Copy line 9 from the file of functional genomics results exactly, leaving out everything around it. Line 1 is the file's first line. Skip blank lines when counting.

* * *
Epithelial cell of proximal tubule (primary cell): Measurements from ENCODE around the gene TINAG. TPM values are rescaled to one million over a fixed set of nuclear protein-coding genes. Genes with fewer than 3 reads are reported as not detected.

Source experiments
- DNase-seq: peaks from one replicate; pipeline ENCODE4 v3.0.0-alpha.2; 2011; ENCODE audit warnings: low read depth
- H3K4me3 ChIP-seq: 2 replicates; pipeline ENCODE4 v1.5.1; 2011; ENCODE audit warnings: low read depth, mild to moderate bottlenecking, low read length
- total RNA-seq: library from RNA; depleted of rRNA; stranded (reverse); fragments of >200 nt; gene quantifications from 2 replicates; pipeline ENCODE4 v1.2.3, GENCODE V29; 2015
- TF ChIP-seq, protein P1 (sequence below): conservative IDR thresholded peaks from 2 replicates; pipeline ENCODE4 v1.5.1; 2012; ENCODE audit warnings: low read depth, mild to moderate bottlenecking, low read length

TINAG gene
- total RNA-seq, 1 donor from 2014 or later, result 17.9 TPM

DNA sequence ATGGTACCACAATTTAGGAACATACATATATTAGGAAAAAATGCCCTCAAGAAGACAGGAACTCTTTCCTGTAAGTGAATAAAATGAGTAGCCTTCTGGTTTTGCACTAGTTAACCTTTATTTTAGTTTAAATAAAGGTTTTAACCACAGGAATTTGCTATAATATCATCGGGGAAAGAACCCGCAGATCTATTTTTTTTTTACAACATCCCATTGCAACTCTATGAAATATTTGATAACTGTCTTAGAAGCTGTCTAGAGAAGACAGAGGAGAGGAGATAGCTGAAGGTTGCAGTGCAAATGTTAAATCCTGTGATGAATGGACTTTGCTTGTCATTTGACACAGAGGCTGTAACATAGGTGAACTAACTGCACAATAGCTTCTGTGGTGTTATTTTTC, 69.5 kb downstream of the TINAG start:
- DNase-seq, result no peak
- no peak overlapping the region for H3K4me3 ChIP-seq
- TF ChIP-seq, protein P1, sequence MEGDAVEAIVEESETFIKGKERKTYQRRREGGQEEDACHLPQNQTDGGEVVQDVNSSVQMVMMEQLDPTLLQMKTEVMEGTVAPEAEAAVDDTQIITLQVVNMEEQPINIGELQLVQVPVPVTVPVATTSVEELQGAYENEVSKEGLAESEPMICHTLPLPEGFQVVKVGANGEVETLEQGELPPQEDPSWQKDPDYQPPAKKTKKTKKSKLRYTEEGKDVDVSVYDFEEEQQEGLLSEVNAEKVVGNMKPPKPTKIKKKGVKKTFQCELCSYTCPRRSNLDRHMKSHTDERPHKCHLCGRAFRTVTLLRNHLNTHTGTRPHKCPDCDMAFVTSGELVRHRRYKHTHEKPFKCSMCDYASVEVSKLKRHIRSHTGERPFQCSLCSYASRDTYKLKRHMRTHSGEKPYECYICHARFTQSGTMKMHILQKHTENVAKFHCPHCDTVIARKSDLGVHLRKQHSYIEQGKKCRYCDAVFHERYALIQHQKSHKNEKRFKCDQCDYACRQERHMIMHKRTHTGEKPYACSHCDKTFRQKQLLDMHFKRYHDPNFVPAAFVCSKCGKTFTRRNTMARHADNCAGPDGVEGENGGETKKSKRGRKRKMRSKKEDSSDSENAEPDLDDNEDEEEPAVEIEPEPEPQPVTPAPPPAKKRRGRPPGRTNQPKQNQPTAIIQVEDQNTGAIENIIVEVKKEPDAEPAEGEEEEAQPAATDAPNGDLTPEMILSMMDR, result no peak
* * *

DNA sequence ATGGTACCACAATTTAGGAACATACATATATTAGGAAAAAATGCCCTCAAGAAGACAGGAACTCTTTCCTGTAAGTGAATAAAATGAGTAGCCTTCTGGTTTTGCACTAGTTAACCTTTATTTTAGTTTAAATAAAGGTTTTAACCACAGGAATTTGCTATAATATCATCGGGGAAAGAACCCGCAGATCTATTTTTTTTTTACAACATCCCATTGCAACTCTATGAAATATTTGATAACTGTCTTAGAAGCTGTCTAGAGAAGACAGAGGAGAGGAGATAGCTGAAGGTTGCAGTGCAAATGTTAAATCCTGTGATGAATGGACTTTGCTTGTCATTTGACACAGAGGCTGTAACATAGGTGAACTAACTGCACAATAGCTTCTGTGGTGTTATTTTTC, 69.5 kb downstream of the TINAG start: